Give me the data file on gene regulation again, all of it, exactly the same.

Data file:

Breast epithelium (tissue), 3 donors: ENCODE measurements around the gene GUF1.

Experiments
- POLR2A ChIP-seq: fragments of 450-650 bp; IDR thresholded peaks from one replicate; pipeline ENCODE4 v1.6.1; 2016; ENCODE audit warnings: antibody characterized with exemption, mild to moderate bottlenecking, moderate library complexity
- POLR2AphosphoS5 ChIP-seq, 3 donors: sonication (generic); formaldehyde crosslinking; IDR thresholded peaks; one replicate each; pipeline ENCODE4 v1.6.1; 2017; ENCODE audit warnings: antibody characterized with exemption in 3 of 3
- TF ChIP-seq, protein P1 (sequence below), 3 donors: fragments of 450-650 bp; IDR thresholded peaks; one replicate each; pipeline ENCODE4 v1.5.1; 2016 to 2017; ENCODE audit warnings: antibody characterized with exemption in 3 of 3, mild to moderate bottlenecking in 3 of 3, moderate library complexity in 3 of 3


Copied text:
Breast epithelium (tissue), 3 donors: ENCODE measurements around the gene GUF1.

Experiments
- POLR2A ChIP-seq: fragments of 450-650 bp; IDR thresholded peaks from one replicate; pipeline ENCODE4 v1.6.1; 2016; ENCODE audit warnings: antibody characterized with exemption, mild to moderate bottlenecking, moderate library complexity
- POLR2AphosphoS5 ChIP-seq, 3 donors: sonication (generic); formaldehyde crosslinking; IDR thresholded peaks; one replicate each; pipeline ENCODE4 v1.6.1; 2017; ENCODE audit warnings: antibody characterized with exemption in 3 of 3
- TF ChIP-seq, protein P1 (sequence below), 3 donors: fragments of 450-650 bp; IDR thresholded peaks; one replicate each; pipeline ENCODE4 v1.5.1; 2016 to 2017; ENCODE audit warnings: antibody characterized with exemption in 3 of 3, mild to moderate bottlenecking in 3 of 3, moderate library complexity in 3 of 3